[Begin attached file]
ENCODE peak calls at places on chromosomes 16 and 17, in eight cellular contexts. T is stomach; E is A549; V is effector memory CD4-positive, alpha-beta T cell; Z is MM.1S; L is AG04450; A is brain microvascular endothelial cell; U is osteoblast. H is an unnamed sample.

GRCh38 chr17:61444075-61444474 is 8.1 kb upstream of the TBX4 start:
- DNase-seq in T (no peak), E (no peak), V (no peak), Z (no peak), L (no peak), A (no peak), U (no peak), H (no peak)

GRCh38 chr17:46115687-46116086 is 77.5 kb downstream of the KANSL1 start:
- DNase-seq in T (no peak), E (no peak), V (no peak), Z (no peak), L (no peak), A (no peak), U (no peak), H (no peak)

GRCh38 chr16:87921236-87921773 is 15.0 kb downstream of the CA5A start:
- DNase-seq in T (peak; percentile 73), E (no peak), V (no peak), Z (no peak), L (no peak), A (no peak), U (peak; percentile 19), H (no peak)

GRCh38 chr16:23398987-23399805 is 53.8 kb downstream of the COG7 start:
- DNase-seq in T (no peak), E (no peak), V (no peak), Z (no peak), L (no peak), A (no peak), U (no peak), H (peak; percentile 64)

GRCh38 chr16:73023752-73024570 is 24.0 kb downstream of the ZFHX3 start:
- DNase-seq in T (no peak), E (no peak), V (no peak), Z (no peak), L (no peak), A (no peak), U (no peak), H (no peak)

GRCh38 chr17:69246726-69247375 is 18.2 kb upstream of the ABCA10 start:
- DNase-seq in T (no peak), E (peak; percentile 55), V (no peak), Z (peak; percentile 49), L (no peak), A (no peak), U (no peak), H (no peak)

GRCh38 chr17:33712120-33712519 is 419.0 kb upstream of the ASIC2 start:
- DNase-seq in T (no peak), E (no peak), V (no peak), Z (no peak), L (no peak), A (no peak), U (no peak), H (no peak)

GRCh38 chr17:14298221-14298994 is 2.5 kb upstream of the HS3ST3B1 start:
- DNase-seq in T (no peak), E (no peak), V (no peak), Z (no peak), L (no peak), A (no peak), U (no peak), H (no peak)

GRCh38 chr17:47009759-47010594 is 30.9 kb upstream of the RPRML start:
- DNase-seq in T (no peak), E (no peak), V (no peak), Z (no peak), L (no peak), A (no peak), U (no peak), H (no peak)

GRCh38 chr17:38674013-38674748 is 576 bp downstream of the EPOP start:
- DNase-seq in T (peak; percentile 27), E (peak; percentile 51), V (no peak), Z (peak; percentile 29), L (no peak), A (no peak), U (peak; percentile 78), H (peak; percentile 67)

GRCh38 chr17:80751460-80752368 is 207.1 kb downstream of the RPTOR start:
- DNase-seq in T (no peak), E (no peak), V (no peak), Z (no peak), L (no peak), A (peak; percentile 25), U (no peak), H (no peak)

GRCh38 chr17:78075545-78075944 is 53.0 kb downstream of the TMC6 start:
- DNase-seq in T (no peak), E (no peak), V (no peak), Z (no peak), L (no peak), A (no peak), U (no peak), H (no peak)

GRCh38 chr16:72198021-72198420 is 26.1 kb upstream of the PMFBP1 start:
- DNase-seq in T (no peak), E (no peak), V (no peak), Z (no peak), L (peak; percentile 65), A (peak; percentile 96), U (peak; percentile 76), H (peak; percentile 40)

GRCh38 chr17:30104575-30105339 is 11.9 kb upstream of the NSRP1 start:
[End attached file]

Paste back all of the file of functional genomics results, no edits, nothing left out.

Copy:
ENCODE peak calls at places on chromosomes 16 and 17, in eight cellular contexts. T is stomach; E is A549; V is effector memory CD4-positive, alpha-beta T cell; Z is MM.1S; L is AG04450; A is brain microvascular endothelial cell; U is osteoblast. H is an unnamed sample.

GRCh38 chr17:61444075-61444474 is 8.1 kb upstream of the TBX4 start:
- DNase-seq in T (no peak), E (no peak), V (no peak), Z (no peak), L (no peak), A (no peak), U (no peak), H (no peak)

GRCh38 chr17:46115687-46116086 is 77.5 kb downstream of the KANSL1 start:
- DNase-seq in T (no peak), E (no peak), V (no peak), Z (no peak), L (no peak), A (no peak), U (no peak), H (no peak)

GRCh38 chr16:87921236-87921773 is 15.0 kb downstream of the CA5A start:
- DNase-seq in T (peak; percentile 73), E (no peak), V (no peak), Z (no peak), L (no peak), A (no peak), U (peak; percentile 19), H (no peak)

GRCh38 chr16:23398987-23399805 is 53.8 kb downstream of the COG7 start:
- DNase-seq in T (no peak), E (no peak), V (no peak), Z (no peak), L (no peak), A (no peak), U (no peak), H (peak; percentile 64)

GRCh38 chr16:73023752-73024570 is 24.0 kb downstream of the ZFHX3 start:
- DNase-seq in T (no peak), E (no peak), V (no peak), Z (no peak), L (no peak), A (no peak), U (no peak), H (no peak)

GRCh38 chr17:69246726-69247375 is 18.2 kb upstream of the ABCA10 start:
- DNase-seq in T (no peak), E (peak; percentile 55), V (no peak), Z (peak; percentile 49), L (no peak), A (no peak), U (no peak), H (no peak)

GRCh38 chr17:33712120-33712519 is 419.0 kb upstream of the ASIC2 start:
- DNase-seq in T (no peak), E (no peak), V (no peak), Z (no peak), L (no peak), A (no peak), U (no peak), H (no peak)

GRCh38 chr17:14298221-14298994 is 2.5 kb upstream of the HS3ST3B1 start:
- DNase-seq in T (no peak), E (no peak), V (no peak), Z (no peak), L (no peak), A (no peak), U (no peak), H (no peak)

GRCh38 chr17:47009759-47010594 is 30.9 kb upstream of the RPRML start:
- DNase-seq in T (no peak), E (no peak), V (no peak), Z (no peak), L (no peak), A (no peak), U (no peak), H (no peak)

GRCh38 chr17:38674013-38674748 is 576 bp downstream of the EPOP start:
- DNase-seq in T (peak; percentile 27), E (peak; percentile 51), V (no peak), Z (peak; percentile 29), L (no peak), A (no peak), U (peak; percentile 78), H (peak; percentile 67)

GRCh38 chr17:80751460-80752368 is 207.1 kb downstream of the RPTOR start:
- DNase-seq in T (no peak), E (no peak), V (no peak), Z (no peak), L (no peak), A (peak; percentile 25), U (no peak), H (no peak)

GRCh38 chr17:78075545-78075944 is 53.0 kb downstream of the TMC6 start:
- DNase-seq in T (no peak), E (no peak), V (no peak), Z (no peak), L (no peak), A (no peak), U (no peak), H (no peak)

GRCh38 chr16:72198021-72198420 is 26.1 kb upstream of the PMFBP1 start:
- DNase-seq in T (no peak), E (no peak), V (no peak), Z (no peak), L (peak; percentile 65), A (peak; percentile 96), U (peak; percentile 76), H (peak; percentile 40)

GRCh38 chr17:30104575-30105339 is 11.9 kb upstream of the NSRP1 start: